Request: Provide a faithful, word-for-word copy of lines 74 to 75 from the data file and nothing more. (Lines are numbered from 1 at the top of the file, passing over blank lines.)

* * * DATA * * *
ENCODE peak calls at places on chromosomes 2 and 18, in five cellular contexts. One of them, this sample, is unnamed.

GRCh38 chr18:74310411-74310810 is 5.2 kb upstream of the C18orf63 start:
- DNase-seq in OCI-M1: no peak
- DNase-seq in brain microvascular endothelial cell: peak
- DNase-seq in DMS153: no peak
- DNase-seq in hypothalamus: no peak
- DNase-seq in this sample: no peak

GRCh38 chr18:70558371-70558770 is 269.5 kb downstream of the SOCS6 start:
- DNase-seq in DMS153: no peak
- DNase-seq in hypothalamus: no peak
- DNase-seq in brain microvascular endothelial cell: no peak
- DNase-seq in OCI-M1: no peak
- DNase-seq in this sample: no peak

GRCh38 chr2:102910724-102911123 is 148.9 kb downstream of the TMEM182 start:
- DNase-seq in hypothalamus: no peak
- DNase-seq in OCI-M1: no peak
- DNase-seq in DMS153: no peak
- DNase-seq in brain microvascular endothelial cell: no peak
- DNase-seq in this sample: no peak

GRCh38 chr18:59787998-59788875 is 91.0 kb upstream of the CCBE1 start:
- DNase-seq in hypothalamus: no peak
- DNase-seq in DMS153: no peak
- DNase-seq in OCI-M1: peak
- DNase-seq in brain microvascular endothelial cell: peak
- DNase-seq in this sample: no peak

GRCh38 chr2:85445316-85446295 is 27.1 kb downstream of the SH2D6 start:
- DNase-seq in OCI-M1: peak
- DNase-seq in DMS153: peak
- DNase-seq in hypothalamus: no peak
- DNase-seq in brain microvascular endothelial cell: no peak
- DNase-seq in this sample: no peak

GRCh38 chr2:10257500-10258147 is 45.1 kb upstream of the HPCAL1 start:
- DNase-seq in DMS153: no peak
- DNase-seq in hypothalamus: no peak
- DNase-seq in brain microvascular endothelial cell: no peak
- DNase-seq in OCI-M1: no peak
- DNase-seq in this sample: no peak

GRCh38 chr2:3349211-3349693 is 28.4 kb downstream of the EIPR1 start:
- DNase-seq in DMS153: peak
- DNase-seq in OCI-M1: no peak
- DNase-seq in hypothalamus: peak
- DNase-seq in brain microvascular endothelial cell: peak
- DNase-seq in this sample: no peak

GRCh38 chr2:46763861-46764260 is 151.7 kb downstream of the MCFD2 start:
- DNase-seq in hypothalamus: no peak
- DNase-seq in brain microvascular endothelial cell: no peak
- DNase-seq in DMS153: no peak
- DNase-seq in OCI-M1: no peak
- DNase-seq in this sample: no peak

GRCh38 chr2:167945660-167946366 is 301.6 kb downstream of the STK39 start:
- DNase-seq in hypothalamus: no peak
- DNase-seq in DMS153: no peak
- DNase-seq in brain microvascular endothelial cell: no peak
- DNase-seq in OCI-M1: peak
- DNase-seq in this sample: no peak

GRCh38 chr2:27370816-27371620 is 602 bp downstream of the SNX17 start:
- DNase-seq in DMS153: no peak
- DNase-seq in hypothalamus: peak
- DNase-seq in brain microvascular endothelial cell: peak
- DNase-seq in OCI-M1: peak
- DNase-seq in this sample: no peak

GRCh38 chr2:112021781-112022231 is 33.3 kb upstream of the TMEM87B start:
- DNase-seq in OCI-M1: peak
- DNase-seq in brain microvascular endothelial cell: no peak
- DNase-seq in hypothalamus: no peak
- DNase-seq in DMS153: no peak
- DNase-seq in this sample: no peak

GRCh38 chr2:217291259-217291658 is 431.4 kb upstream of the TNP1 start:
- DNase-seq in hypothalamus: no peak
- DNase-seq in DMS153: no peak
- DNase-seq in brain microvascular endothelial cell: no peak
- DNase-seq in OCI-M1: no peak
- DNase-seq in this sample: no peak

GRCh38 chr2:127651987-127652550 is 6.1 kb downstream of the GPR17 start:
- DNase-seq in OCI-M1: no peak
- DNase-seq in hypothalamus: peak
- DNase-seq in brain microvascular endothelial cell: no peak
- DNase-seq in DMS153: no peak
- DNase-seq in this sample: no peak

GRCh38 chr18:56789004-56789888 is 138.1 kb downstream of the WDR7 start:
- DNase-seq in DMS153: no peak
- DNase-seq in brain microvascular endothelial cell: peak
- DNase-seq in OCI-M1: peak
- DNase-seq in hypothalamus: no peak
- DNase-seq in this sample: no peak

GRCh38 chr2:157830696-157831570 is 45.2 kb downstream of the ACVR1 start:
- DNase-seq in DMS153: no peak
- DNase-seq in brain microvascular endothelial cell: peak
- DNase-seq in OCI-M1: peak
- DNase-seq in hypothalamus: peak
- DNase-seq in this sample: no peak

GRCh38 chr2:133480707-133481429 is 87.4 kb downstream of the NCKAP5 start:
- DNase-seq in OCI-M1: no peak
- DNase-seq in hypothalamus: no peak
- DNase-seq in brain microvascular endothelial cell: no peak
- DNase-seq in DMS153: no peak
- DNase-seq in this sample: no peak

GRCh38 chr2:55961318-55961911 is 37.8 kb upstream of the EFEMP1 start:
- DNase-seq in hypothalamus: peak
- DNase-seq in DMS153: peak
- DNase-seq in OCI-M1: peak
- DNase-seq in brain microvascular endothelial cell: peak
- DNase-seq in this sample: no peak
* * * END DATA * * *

GRCh38 chr2:127651987-127652550 is 6.1 kb downstream of the GPR17 start:
- DNase-seq in OCI-M1: no peak